Remembering Casi Kushel, specialist in cross-cultural adoptions

A sought-after marriage, family, and child therapist, she specialized in cross-cultural adoptions and diversity work.

Casi Kushel, July 7, 1943 – Jan. 3, 2021 

Casi was a quintessential Berkeley activist, passionate about giving voice to the needs of those who couldn’t advocate for themselves. There were so many marches, causes, and campaigns she joined. A sought-after marriage, family, and child therapist, she specialized in cross-cultural adoptions and diversity work. A consultant for Jewish Family and Community Services East Bay, she was particularly passionate about helping refugee and immigrant families. She taught, trained, supervised and led diversity and anger management seminars for decades. Her desire to right wrongs everywhere took her to Kabul, Afghanistan, in 2003 where she joined a team helping to support the House of Flowers Orphanage, a Montessori-based home and school for 20-30 destitute and traumatized children. Her trauma-based protocol using culturally sensitive finger puppets has become a gold standard and frequently replicated technique. Stories about her and their adventures were published in Healing Afghanistan: Hope for the Children of War by Judy Duchesne-Peckham.

Casi was born in 1943 to Helen and Harold Kushel in New Brunswick, New Jersey. She grew up in the shadow of her dad’s pharmacy. Her home was filled with the refrains of musical theater and rehearsals for community theater. Her younger sister Bree James and she were often pulled into joining the performances. Educated at Bard, Drew and Rutgers, she trained as a family therapist at Cal State Hayward and was dedicated to protecting those who can’t always speak for themselves. Casi’s activism began early — her involvement with the Student Nonviolent Coordinating Committee (SNCC) led her to register Black voters in Georgia during the civil rights movement and it continued after her move to Berkeley in 1973. While a writer with Bantam Books, she became involved with Angela Davis and Erica Huggins. It was a particular point of pride for her that at one point she was able to peacefully intervene and de-escalate what had all the markings of an incipient gunfight between some Black Panthers and police.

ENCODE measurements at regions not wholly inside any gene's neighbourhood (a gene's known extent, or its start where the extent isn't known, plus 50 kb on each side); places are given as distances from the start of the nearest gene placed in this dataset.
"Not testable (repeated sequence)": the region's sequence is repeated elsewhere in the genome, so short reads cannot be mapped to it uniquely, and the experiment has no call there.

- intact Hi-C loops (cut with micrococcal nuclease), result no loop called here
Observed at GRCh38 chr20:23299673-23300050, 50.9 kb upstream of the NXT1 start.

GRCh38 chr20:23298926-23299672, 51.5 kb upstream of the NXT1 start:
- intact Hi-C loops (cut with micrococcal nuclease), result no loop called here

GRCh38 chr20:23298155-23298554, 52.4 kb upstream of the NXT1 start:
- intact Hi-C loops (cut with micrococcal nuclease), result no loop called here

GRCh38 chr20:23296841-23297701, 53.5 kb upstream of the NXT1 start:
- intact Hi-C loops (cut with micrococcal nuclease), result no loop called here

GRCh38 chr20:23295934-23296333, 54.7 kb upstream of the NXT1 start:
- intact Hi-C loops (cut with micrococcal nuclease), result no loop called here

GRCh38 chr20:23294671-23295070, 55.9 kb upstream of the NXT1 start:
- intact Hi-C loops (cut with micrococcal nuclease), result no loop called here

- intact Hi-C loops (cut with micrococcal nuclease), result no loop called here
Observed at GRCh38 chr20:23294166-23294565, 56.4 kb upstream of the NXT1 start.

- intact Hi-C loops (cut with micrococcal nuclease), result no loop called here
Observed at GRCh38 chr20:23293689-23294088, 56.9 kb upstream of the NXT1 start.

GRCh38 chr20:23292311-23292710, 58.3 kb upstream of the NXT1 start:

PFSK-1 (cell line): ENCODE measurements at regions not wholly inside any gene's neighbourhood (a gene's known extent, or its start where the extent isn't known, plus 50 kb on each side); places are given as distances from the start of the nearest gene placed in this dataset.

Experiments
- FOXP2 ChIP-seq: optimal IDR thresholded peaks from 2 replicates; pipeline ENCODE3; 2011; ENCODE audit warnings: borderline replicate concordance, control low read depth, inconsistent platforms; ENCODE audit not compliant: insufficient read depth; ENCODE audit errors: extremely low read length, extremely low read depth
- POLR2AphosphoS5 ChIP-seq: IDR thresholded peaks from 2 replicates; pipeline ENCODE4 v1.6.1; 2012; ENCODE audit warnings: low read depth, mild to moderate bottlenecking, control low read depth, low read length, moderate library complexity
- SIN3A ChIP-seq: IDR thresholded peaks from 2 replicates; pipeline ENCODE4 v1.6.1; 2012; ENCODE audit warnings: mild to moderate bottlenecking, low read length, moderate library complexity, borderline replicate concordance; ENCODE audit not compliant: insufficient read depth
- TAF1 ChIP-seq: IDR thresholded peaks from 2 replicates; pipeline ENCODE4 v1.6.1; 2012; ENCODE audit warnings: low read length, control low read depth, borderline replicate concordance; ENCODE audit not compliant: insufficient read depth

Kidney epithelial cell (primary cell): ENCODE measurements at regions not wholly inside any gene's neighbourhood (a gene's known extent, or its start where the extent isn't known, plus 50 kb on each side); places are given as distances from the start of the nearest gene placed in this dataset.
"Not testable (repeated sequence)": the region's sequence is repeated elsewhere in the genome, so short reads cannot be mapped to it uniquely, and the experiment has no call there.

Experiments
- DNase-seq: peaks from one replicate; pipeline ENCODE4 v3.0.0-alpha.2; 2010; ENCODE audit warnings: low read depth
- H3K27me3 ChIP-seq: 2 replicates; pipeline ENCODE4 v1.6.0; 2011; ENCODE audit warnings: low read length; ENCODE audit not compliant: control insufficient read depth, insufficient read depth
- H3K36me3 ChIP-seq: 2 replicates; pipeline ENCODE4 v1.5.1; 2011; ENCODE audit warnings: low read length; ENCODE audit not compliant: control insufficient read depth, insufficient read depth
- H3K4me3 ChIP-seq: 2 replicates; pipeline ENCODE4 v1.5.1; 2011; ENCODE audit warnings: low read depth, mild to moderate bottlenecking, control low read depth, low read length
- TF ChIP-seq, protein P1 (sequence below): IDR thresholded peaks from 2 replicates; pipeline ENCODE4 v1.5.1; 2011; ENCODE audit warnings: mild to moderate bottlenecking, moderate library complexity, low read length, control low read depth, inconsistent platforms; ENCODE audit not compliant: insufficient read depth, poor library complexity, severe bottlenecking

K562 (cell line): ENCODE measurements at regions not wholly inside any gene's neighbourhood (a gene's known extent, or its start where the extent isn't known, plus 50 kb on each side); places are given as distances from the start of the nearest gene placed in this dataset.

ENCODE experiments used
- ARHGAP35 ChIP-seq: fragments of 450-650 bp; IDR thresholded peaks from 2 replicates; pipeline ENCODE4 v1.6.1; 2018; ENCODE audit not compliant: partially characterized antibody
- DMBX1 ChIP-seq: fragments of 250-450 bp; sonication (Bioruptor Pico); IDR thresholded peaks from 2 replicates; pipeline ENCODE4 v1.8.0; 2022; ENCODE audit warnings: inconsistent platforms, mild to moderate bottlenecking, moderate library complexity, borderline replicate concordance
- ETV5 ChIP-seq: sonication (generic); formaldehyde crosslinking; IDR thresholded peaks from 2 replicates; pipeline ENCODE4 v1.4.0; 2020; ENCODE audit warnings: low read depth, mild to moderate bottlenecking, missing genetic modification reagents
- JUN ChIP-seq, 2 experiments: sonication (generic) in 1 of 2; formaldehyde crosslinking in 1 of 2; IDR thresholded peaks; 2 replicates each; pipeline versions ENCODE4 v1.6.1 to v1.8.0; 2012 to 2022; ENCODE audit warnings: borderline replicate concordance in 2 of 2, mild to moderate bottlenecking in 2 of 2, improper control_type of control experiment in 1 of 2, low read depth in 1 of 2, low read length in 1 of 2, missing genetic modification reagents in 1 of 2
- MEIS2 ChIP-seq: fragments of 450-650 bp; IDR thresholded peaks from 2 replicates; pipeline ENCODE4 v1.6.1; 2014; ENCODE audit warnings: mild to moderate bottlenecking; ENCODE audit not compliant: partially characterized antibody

Berkeley remained Casi’s spiritual home even after moving through the tunnel to Walnut Creek. Always a bit superstitious, she was very pleased to have turned 77 on July 7 last year and had a party to celebrate this accomplishment. She died after a brief, unexpected illness on Jan 3. Definitely a party girl, Casi loved to dance and knew how to throw a doo! Everything was always beautifully presented and arranged and good food and drink abounded. She enjoyed antiques, Japanese art, animals, theater, Buddhist meditation, green tea, good wine, beautiful clothing and silk scarves. She loved to travel, read, learn and laugh, and most of all, have deep conversations with friends.

As expressed by her eldest daughter Devin Grayson (a fiction writer perhaps best known for being the first woman to write the Batman series for DC Comics), Casi had a “bottomless capacity for reverence and delight. When engaged with someone or something that excited her, the glow of her attention was so warm and bright you’d find yourself instantly as enthralled with the subject at hand as she was.”

Casi was a force of nature, an intensely loyal, beloved friend, a  loving wife, (survived by Frank Nagelmann), mother, to Devin (Arnold Feener), Jesse and Max (Rebecca Galvan) and a devoted grandmother to David Griffin and Ethan and Julian Nagelmann.

A private celebration of her life will take place on July 11. The family and her friends have established a fund in her name at Jewish Family and Community Services East Bay to continue her work with immigrant families. Contributions in her name can be made here or by contacting Dr. Jessica Broitman at jess@doctorjess.org.

I was lucky enough to call Casi my best friend for 27 years. She touched the lives of so many and definitely left the world a better place for her presence. Her memory will be forever a blessing. She would sign her messages with “Let there be Peace. Let there be healing.” Amen.